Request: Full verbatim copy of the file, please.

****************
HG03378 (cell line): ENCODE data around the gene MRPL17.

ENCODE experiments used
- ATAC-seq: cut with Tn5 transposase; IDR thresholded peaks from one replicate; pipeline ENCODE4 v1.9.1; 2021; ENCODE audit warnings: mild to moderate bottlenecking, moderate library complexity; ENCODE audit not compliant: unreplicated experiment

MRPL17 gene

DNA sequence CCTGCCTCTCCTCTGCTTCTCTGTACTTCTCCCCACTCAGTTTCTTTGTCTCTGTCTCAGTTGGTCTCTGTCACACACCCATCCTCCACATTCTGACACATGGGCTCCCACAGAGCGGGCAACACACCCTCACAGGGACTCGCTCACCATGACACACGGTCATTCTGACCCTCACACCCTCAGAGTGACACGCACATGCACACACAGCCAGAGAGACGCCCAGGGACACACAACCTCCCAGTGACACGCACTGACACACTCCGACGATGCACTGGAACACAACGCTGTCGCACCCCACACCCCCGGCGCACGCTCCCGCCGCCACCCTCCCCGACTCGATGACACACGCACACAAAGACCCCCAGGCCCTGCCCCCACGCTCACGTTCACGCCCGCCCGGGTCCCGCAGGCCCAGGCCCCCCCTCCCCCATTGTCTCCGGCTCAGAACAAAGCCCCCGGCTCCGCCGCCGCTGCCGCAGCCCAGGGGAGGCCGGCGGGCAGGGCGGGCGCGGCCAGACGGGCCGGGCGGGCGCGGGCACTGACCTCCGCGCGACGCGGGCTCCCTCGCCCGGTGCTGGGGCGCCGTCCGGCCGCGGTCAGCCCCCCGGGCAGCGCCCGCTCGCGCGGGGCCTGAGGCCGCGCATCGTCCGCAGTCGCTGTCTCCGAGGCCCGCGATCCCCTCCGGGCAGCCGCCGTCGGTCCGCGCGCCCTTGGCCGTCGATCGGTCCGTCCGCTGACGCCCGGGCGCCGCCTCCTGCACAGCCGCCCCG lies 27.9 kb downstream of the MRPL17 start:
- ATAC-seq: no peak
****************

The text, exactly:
HG03378 (cell line): ENCODE data around the gene MRPL17.

ENCODE experiments used
- ATAC-seq: cut with Tn5 transposase; IDR thresholded peaks from one replicate; pipeline ENCODE4 v1.9.1; 2021; ENCODE audit warnings: mild to moderate bottlenecking, moderate library complexity; ENCODE audit not compliant: unreplicated experiment

MRPL17 gene

DNA sequence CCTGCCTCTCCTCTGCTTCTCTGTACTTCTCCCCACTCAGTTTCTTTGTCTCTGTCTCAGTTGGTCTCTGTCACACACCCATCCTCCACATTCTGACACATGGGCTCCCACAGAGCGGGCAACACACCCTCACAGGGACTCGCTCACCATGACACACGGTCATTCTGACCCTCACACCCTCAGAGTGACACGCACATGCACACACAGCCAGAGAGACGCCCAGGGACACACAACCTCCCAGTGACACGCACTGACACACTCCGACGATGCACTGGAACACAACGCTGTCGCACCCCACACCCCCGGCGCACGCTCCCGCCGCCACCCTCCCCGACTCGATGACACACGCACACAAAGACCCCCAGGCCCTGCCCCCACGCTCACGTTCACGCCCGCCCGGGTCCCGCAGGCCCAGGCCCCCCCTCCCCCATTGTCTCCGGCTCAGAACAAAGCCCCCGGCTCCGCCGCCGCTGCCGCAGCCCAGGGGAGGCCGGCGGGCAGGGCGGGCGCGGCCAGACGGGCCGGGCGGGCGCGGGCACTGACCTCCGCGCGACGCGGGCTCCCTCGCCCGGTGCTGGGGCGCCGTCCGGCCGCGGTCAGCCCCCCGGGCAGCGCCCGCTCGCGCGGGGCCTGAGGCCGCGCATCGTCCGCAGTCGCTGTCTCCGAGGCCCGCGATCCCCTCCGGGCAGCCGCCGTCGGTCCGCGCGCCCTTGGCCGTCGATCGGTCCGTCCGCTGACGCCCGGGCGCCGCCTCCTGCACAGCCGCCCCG lies 27.9 kb downstream of the MRPL17 start:
- ATAC-seq: no peak